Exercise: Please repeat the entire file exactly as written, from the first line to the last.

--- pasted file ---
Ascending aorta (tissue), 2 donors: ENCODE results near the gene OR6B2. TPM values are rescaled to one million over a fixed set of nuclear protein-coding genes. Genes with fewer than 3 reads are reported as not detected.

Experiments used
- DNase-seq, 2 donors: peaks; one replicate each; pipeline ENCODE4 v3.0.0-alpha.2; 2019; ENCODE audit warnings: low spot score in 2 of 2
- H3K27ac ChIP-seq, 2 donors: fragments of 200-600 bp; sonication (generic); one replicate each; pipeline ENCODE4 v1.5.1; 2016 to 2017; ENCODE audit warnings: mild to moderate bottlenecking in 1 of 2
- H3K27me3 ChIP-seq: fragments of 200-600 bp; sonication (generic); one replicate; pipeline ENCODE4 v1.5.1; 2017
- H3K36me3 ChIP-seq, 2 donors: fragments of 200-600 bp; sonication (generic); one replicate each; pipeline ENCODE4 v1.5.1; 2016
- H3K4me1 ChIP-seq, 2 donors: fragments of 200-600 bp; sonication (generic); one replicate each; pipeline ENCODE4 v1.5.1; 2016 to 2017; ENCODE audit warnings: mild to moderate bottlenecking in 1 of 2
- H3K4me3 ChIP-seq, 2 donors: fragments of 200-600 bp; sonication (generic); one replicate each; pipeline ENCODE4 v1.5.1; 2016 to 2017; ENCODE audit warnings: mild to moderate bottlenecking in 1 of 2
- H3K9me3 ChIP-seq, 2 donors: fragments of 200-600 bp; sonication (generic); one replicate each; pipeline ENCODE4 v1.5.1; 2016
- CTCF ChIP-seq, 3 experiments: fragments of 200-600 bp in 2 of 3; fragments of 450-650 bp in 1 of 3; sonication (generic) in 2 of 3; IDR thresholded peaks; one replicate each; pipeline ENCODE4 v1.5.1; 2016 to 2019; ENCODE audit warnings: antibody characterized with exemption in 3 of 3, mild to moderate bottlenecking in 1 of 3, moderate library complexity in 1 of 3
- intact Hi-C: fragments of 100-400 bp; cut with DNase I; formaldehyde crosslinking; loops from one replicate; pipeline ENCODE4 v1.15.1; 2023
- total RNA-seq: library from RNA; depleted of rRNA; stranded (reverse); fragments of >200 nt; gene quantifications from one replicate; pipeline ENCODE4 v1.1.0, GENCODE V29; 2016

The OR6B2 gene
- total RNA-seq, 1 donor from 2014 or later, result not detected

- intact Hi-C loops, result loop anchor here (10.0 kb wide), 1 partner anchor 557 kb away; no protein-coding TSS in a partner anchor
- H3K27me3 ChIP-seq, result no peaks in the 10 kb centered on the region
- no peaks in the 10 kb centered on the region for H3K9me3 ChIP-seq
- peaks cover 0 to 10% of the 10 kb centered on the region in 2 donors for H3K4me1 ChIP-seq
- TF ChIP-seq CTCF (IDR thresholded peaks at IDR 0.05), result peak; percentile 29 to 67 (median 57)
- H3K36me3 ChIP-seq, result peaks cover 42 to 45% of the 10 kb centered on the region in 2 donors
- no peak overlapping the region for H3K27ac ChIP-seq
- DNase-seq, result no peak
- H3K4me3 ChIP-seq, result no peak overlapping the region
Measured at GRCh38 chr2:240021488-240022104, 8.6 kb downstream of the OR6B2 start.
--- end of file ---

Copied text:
Ascending aorta (tissue), 2 donors: ENCODE results near the gene OR6B2. TPM values are rescaled to one million over a fixed set of nuclear protein-coding genes. Genes with fewer than 3 reads are reported as not detected.

Experiments used
- DNase-seq, 2 donors: peaks; one replicate each; pipeline ENCODE4 v3.0.0-alpha.2; 2019; ENCODE audit warnings: low spot score in 2 of 2
- H3K27ac ChIP-seq, 2 donors: fragments of 200-600 bp; sonication (generic); one replicate each; pipeline ENCODE4 v1.5.1; 2016 to 2017; ENCODE audit warnings: mild to moderate bottlenecking in 1 of 2
- H3K27me3 ChIP-seq: fragments of 200-600 bp; sonication (generic); one replicate; pipeline ENCODE4 v1.5.1; 2017
- H3K36me3 ChIP-seq, 2 donors: fragments of 200-600 bp; sonication (generic); one replicate each; pipeline ENCODE4 v1.5.1; 2016
- H3K4me1 ChIP-seq, 2 donors: fragments of 200-600 bp; sonication (generic); one replicate each; pipeline ENCODE4 v1.5.1; 2016 to 2017; ENCODE audit warnings: mild to moderate bottlenecking in 1 of 2
- H3K4me3 ChIP-seq, 2 donors: fragments of 200-600 bp; sonication (generic); one replicate each; pipeline ENCODE4 v1.5.1; 2016 to 2017; ENCODE audit warnings: mild to moderate bottlenecking in 1 of 2
- H3K9me3 ChIP-seq, 2 donors: fragments of 200-600 bp; sonication (generic); one replicate each; pipeline ENCODE4 v1.5.1; 2016
- CTCF ChIP-seq, 3 experiments: fragments of 200-600 bp in 2 of 3; fragments of 450-650 bp in 1 of 3; sonication (generic) in 2 of 3; IDR thresholded peaks; one replicate each; pipeline ENCODE4 v1.5.1; 2016 to 2019; ENCODE audit warnings: antibody characterized with exemption in 3 of 3, mild to moderate bottlenecking in 1 of 3, moderate library complexity in 1 of 3
- intact Hi-C: fragments of 100-400 bp; cut with DNase I; formaldehyde crosslinking; loops from one replicate; pipeline ENCODE4 v1.15.1; 2023
- total RNA-seq: library from RNA; depleted of rRNA; stranded (reverse); fragments of >200 nt; gene quantifications from one replicate; pipeline ENCODE4 v1.1.0, GENCODE V29; 2016

The OR6B2 gene
- total RNA-seq, 1 donor from 2014 or later, result not detected

- intact Hi-C loops, result loop anchor here (10.0 kb wide), 1 partner anchor 557 kb away; no protein-coding TSS in a partner anchor
- H3K27me3 ChIP-seq, result no peaks in the 10 kb centered on the region
- no peaks in the 10 kb centered on the region for H3K9me3 ChIP-seq
- peaks cover 0 to 10% of the 10 kb centered on the region in 2 donors for H3K4me1 ChIP-seq
- TF ChIP-seq CTCF (IDR thresholded peaks at IDR 0.05), result peak; percentile 29 to 67 (median 57)
- H3K36me3 ChIP-seq, result peaks cover 42 to 45% of the 10 kb centered on the region in 2 donors
- no peak overlapping the region for H3K27ac ChIP-seq
- DNase-seq, result no peak
- H3K4me3 ChIP-seq, result no peak overlapping the region
Measured at GRCh38 chr2:240021488-240022104, 8.6 kb downstream of the OR6B2 start.